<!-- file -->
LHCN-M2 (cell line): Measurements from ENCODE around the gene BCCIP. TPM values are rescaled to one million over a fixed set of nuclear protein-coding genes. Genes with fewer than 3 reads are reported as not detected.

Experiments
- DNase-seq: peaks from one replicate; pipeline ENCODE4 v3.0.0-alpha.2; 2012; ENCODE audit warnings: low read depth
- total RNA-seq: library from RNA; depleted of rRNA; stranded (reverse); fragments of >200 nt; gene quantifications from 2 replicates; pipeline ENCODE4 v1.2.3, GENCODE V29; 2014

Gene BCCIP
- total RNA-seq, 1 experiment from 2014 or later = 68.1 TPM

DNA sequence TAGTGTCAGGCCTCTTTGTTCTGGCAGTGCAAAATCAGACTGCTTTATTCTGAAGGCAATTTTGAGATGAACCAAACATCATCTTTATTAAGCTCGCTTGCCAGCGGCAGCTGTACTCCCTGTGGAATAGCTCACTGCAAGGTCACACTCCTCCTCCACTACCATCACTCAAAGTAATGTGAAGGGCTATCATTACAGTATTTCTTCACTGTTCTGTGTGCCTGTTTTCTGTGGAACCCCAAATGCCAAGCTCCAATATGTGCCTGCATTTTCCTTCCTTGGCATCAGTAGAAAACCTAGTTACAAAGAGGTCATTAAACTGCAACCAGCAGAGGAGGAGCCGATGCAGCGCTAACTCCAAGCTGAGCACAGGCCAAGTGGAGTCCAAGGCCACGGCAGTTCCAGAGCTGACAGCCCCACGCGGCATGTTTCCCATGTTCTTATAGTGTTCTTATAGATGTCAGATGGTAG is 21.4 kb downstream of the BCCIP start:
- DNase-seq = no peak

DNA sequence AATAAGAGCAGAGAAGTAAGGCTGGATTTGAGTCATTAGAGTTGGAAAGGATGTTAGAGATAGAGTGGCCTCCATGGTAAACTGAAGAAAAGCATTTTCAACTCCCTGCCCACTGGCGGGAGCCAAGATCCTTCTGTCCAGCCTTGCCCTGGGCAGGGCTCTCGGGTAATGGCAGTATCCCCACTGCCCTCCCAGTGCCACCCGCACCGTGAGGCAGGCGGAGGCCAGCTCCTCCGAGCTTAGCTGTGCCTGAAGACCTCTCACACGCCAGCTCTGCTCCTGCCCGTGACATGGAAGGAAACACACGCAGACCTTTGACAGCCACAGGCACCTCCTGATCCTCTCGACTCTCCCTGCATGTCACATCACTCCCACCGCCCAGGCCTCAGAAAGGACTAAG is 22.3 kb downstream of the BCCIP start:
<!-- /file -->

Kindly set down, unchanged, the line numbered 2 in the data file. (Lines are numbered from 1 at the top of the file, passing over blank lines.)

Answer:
Experiments